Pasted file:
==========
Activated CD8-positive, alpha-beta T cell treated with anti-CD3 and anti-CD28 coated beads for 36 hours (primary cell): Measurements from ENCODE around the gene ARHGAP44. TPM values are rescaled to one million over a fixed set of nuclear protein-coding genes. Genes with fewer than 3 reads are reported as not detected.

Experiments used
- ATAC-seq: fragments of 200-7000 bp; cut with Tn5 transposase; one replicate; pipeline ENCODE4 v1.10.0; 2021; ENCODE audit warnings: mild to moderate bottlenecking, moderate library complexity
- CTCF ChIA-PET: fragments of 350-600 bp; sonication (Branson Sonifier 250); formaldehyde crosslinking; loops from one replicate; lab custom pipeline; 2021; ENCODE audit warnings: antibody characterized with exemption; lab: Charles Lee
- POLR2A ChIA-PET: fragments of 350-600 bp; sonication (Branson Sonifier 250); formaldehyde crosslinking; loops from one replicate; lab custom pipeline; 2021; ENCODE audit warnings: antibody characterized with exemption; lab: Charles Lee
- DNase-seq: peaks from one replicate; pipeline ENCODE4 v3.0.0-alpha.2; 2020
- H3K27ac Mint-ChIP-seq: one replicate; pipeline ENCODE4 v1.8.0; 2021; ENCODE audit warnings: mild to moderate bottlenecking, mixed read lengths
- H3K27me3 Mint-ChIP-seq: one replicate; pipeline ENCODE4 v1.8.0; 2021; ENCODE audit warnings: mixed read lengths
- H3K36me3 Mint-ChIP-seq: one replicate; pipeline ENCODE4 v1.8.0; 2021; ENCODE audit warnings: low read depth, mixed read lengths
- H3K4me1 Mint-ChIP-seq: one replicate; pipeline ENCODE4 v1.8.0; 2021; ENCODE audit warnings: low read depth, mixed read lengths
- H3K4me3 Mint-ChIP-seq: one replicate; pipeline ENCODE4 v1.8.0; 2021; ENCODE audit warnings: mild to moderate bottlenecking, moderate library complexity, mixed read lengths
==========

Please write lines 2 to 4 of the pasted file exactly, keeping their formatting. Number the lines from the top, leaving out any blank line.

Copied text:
Experiments used
- ATAC-seq: fragments of 200-7000 bp; cut with Tn5 transposase; one replicate; pipeline ENCODE4 v1.10.0; 2021; ENCODE audit warnings: mild to moderate bottlenecking, moderate library complexity
- CTCF ChIA-PET: fragments of 350-600 bp; sonication (Branson Sonifier 250); formaldehyde crosslinking; loops from one replicate; lab custom pipeline; 2021; ENCODE audit warnings: antibody characterized with exemption; lab: Charles Lee